24 Jun 2019

Celebrating Hari Raya Overseas

This year, muslim Singaporeans celebrated Hari Raya in the month of June. In the midst of their one-month long celebration, we asked the members from Singapore ‘Muslim Students Overseas’ their own personal experiences on how they celebrated the occasion while overseas!


Studying overseas during the festive season can be difficult for many overseas Singaporean students, especially if they are away from their family. Atiqah Abdul Rahman, 3rd Year Medical Student in the University of Glasgow and Radiya Jamari, University of Oxford share their experiences as they spend their first Hari Raya in the UK.


How did you feel knowing that you were going to celebrate Hari Raya overseas this year?


Even though I have been studying in the United Kingdom (UK) for the past 5 years, this was my first Raya away from home. With exams looming just a week after Eid, it was difficult for me to truly take a day off and celebrate Eid.


Radiya Jamari:

This year marks my first Hari Raya away from home. I consider myself lucky: for the past three years I spent in London completing my undergraduate degree, the end of Ramadan had always roughly coincided with the end of my exams. This meant I had the good fortune of being able to ‘balik kampung’ to celebrate Hari Raya – a luxury I knew many of my Chinese friends did not have, since Chinese New Year tended to fall in the middle of term-time. This year, however, my exam timetable warranted that I would spend Hari Raya stuck in Oxford, where I am currently completing my postgraduate degree.


How did you prepare for Hari Raya while you were overseas?


My friends in the UK encouraged me to join in their Raya dinner, and we all decided to cook a Raya dish that is special to our family. As most Singaporean students are back home to enjoy their summer break, the Eid dinner that we organised involved friends from other countries such as Brunei and Malaysia.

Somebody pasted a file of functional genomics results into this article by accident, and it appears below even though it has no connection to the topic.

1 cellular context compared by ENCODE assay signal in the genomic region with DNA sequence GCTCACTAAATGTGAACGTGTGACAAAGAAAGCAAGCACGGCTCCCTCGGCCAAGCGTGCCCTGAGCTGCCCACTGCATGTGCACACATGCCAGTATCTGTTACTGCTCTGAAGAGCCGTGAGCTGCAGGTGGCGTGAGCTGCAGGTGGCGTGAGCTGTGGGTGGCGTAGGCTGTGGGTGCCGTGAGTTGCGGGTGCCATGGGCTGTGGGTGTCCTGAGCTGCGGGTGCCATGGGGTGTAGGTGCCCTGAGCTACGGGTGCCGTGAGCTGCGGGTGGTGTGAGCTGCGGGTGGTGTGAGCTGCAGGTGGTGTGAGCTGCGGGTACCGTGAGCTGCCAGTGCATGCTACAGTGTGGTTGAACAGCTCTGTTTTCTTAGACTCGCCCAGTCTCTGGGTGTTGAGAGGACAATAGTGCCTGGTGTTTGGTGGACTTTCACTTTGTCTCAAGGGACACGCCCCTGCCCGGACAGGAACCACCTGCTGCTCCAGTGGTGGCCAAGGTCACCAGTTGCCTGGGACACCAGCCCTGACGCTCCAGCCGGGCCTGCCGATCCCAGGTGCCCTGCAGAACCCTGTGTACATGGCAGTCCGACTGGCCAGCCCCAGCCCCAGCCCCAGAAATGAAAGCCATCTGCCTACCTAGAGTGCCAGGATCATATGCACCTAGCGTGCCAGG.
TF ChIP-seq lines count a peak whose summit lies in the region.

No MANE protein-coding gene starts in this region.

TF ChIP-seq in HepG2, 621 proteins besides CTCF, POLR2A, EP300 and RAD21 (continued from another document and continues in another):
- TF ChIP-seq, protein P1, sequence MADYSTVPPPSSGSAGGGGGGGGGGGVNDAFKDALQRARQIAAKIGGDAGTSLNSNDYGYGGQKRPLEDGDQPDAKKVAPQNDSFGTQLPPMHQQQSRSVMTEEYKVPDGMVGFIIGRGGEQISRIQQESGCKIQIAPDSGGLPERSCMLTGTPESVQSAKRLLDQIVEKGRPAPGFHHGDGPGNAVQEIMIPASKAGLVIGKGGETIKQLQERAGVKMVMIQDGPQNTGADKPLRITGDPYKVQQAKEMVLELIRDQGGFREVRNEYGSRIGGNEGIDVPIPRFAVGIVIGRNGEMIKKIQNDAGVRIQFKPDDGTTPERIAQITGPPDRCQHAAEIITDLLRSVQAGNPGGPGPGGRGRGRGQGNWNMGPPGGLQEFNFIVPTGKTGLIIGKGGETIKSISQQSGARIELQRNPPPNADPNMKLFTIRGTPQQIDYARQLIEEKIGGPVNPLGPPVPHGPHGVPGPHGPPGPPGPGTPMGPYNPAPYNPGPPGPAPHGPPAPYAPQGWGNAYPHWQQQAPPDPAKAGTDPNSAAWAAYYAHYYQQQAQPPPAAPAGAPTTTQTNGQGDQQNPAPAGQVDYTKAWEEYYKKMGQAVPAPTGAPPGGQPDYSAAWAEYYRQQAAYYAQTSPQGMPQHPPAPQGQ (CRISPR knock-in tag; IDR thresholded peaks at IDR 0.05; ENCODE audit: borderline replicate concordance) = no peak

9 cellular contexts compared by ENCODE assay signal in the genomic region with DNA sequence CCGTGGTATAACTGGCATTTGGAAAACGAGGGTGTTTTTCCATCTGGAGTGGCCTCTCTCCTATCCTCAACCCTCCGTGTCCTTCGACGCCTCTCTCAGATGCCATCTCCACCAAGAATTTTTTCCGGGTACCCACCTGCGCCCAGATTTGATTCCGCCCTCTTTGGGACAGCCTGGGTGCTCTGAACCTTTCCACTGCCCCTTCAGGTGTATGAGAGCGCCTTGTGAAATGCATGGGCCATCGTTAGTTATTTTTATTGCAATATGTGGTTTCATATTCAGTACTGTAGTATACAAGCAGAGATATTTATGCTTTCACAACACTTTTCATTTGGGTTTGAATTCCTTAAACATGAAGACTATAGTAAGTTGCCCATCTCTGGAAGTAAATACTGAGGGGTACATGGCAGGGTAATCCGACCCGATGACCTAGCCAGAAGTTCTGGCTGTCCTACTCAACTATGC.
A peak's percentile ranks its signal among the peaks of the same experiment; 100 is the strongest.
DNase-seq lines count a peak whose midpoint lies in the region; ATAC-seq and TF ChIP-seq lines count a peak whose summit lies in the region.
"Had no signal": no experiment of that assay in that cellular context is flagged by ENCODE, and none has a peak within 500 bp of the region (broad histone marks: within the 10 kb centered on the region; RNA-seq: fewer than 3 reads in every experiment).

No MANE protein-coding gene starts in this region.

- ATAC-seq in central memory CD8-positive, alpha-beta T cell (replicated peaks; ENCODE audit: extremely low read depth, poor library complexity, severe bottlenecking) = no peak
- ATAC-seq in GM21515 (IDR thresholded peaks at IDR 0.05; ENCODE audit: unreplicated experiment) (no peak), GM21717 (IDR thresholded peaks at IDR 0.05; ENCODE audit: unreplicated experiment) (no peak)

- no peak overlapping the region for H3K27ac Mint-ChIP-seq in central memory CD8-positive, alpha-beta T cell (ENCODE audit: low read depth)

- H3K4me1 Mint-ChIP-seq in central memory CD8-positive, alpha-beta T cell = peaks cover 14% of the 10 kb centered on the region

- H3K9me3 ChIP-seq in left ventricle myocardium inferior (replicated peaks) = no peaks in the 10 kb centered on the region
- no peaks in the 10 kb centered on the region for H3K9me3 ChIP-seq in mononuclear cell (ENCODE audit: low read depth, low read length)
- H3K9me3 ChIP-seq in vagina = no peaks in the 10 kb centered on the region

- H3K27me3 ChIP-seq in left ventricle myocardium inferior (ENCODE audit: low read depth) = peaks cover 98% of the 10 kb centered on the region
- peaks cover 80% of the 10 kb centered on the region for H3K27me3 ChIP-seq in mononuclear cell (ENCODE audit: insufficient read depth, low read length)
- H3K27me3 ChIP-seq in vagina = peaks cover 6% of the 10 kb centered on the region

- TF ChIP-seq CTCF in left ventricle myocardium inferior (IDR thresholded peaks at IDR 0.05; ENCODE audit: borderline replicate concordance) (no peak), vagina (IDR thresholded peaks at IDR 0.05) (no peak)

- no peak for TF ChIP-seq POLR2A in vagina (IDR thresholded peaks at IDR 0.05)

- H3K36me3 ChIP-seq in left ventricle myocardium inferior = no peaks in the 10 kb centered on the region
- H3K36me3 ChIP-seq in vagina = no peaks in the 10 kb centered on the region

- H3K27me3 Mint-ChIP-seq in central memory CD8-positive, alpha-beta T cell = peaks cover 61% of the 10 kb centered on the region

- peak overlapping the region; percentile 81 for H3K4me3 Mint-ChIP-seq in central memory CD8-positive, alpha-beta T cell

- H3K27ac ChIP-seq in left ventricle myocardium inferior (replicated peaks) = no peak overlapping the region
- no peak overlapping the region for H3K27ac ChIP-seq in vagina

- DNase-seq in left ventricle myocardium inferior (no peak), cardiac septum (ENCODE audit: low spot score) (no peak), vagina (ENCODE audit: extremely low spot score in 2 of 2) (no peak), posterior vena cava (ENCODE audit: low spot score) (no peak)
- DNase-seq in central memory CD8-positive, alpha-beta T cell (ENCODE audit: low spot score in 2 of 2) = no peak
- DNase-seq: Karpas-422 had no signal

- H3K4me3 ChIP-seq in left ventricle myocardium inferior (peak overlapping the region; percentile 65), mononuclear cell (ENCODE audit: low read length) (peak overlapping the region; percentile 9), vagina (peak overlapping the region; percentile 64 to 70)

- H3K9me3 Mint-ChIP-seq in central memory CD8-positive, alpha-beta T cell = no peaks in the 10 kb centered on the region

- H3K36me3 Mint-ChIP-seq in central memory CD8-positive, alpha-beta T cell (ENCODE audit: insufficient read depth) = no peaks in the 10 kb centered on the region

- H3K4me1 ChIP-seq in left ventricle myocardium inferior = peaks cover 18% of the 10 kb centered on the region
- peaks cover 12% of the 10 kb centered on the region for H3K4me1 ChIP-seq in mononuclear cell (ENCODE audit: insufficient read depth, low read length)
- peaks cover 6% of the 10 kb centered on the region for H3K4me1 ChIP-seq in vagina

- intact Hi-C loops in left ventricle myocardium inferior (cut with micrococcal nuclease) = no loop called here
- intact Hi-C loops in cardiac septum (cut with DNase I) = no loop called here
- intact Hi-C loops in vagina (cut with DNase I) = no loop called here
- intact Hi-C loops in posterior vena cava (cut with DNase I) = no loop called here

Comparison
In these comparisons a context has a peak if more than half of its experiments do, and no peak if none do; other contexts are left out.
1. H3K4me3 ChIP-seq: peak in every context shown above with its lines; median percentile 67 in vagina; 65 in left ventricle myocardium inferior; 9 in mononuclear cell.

It was truly a unique experience, as even though we are neighbours that share a common cultural root, our Eid cuisines and practices were quite different. It was my first time trying Kelupis, a glutinous rice roll cooked in coconut milk and wrapped in Nyirik leaf. This Bruneian dish is an Eid staple which most families would enjoy with peanut or curry dip. As for me, I cooked Kuah Lodeh, a vegetable dish that gets its distinctive milky yellow hue from turmeric and coconut milk. The dinner became a cultural exchange that all of us immensely enjoyed and took delight in. To ensure that I cooked it perfectly, I video called my mother and we chatted for the entire hour I spent creating the dish. It felt bittersweet cooking ‘alongside’ her, as she prepared the exact same dish for my family’s Raya feast.


Lontong was one of the dishes Atiqah prepared for her celebration.



Radiya Jamari:

Months prior, my Singaporean friends and I had made a pact, “Radiya, how about you plan Chinese New Year for us, and we plan Hari Raya for you?” Deal, I said – partially oblivious to the skewed division of labour this implied. Our Chinese New Year celebration consisted of a pretty simple tze char-style dinner, but my friends were quite happy.


For Hari Raya, we decided to meet for a short study session before celebrating as exams were approaching. As I stepped into my friend’s living room, the familiar tune of Rahimah Rahim’s ‘Selamat Berhari Raya’ filled the air. “Feels like the Raya vibes at home, right?” my friends queried as I laughed. While slightly comical, I appreciated my friends’ valiant attempts at recreating the festive atmosphere. After studying, we celebrated at my favourite Asian restaurant in Oxford, where I fulfilled my craving for rendang – a Hari Raya staple.


Radiya Jamari celebrated Hari Raya with her Singaporean friends, at Zheng’s, a halal Asian restaurant in Oxford.


How is celebrating Hari Raya overseas different?

Radiya Jamari:

Experiencing festive occasions like Chinese New Year and Hari Raya overseas has made me realise that the significance of our cultural celebrations lies not so much in the extravagance of our festivities, but in the strengthening of our personal ties of kinship. These ties become particularly important when living abroad, as they keep us grounded and offer a sense of reassurance in the absence of the familial support systems we rely on back home.


Back in Singapore, I used to consider Hari Raya routine. However, missing out on the Hari Raya visits this year has made me more cognisant about the value of taking the time to check on our family and friends.


I am grateful that celebrating Hari Raya, both at home and overseas, has given me the opportunity to forge deeper connections – across races, and across generations – with the people who have made the celebration more meaningful for me.



Despite not being able to celebrate Raya with my family, my friends have truly made a home away from home here in Glasgow. They are my support system for when revisions prove to be too difficult, or when I simply needed someone to chat about the things I miss back home. Regardless of race or religion, we all band together and celebrate each other’s festivities.


Atiqah celebrated Hari Raya 2019 with her friend in the UK.



Selamat Hari Raya, Maaf Zahir dan Batin! (I seek forgiveness (from you), physically and spiritually) May this Syawal brings immense blessings and happiness to you and your loved ones.


Read the stories of Singaporeans living overseas.